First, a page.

Do you get a “trusted adviser” or are you getting a help-line?

A help-line is, by definition, helpful or it should be but is that good enough for you? OK so you don’t want to be spending hours or days talking to someone about your employee issues but when you do, would you prefer to talk to the same person each time? If yes, you need a named adviser; a bit like the bank giving you your own Account Manager or probably more accurately, having your own accountant. An employee problem is often stressful; after all we are not dealing with machines so when you need help, do you really want to be speaking to someone with whom you haven’t spoken before? Of course, this doesn’t mean they aren’t competent, but they don’t know you and your business – if you want more personalised support you need a “trusted adviser”.

Are you kept up to date?

Employment changes- fast! It is more important than ever that you keep your processes,systems and skills up to date as the adage “ignorance is no defence” certainly applies. Before you engage any supplier,check how they keep you up to date (assuming they do) and how they do this? Before forewarned is forearmed. Just reflect on the changes we have seen in recent times- changes to discipline and grievance, changes affecting contracts, flexible working, shared parental leave, holidays and paying overtime, BIG changes around data protection and,of course, Brexit….this is just a sample. Have you been made aware of any of these and if not, are you sure you comply or could you be facing up to a claim?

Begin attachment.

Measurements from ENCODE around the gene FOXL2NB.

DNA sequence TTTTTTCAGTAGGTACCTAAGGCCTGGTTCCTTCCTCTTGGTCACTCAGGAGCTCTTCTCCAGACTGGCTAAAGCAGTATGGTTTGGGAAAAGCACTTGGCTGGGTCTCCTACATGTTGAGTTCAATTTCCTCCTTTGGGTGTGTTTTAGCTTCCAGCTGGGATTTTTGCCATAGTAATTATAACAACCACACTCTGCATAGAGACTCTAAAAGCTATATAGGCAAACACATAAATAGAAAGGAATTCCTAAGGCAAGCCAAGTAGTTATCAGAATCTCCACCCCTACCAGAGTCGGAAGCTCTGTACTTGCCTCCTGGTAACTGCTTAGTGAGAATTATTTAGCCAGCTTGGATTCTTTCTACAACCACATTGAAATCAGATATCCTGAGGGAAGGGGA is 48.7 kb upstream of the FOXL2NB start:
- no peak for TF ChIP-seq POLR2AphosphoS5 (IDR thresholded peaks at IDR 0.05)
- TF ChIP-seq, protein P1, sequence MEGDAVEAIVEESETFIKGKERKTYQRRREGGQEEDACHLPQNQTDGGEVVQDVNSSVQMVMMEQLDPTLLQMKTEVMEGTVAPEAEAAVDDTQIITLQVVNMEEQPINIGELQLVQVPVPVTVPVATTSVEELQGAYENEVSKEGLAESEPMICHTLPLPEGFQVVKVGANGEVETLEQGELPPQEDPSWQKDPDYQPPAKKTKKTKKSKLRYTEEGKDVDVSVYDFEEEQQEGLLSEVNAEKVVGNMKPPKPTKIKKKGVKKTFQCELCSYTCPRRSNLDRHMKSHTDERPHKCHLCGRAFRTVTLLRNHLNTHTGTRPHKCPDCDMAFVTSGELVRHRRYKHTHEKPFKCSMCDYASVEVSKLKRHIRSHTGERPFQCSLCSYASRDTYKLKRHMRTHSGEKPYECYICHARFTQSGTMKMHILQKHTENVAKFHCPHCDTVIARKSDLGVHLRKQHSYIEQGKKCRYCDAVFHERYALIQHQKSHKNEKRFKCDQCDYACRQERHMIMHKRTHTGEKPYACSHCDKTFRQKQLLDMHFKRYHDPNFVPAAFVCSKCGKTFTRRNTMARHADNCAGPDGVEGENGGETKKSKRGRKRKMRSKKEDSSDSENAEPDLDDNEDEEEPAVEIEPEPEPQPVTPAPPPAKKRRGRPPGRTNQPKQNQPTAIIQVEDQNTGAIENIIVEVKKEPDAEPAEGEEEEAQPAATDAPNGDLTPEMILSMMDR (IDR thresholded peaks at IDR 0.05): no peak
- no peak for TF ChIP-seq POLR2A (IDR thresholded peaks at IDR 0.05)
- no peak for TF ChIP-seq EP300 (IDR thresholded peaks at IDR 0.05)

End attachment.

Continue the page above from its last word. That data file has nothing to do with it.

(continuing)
Do they provide training?

It is essential that all those working with employees have the right skills and knowledge. There are all sorts of reasons for this but the main one is that, if you are entrusting the management of your most important (and costly) resource to your managers, you should ensure they know how to do things correctly. Failure to follow correct procedures when handling staff matters can lead you into an Employment Tribunal and the “it was my manager who did it wrong” will not hold water… you will be expected to show that you have attempted to do everything you can. It is also good business sense; your people are your most costly resource, you should want to get a return on that investment…. training will help with this. Is your provider able to deliver focused, certified training which will help in this area?

Do your employees know more than you?

This is not about whether which HR provider you choose but one of the reasons you may choose to use one in the end. Information (these days) is easily available and on many occasions employees will research “their rights” and in many cases try to use their knowledge against you. Often,they may be armed with correct information but often it is incorrect but how do you know this? Having a “trusted adviser” onside gives you much more power in these situations and that “peace of mind” is the biggest reason why you would engage one. It isn’t about creating a “them and us” culture; more about surrounding yourself with quick easy and accurate sources of information and guidance: one final thought, would a “help-line” really give you that?